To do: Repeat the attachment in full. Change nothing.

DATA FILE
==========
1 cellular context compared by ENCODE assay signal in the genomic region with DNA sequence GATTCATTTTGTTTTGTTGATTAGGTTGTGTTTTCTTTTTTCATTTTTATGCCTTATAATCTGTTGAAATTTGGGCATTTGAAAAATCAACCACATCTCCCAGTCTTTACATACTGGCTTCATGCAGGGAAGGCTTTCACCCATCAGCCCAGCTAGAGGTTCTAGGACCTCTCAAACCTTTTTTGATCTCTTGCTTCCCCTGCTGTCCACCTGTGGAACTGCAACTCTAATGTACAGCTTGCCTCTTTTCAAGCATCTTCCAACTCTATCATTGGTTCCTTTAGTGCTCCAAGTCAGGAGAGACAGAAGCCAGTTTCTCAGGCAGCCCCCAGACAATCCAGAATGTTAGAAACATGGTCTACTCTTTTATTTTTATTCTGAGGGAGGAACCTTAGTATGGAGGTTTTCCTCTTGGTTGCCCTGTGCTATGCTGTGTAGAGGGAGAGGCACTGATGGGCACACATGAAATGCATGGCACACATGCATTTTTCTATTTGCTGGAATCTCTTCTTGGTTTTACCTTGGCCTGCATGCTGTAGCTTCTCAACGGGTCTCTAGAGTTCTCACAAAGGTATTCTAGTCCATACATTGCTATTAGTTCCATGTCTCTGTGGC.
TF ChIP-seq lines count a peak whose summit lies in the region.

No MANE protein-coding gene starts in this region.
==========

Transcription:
1 cellular context compared by ENCODE assay signal in the genomic region with DNA sequence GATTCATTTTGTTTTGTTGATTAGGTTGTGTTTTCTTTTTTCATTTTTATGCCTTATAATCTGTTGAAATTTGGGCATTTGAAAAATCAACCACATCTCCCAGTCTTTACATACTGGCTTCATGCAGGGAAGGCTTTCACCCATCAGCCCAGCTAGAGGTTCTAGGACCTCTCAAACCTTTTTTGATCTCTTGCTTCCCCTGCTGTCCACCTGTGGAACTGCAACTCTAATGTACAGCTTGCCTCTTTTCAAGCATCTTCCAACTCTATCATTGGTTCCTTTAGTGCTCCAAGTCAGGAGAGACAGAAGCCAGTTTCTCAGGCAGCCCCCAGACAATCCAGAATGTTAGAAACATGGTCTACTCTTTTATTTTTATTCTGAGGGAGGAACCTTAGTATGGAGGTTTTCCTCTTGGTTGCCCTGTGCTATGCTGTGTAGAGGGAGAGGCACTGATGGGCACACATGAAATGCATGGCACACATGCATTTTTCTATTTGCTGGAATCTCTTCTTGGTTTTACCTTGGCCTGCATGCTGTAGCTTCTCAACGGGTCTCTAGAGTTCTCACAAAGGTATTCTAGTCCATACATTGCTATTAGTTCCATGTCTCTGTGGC.
TF ChIP-seq lines count a peak whose summit lies in the region.

No MANE protein-coding gene starts in this region.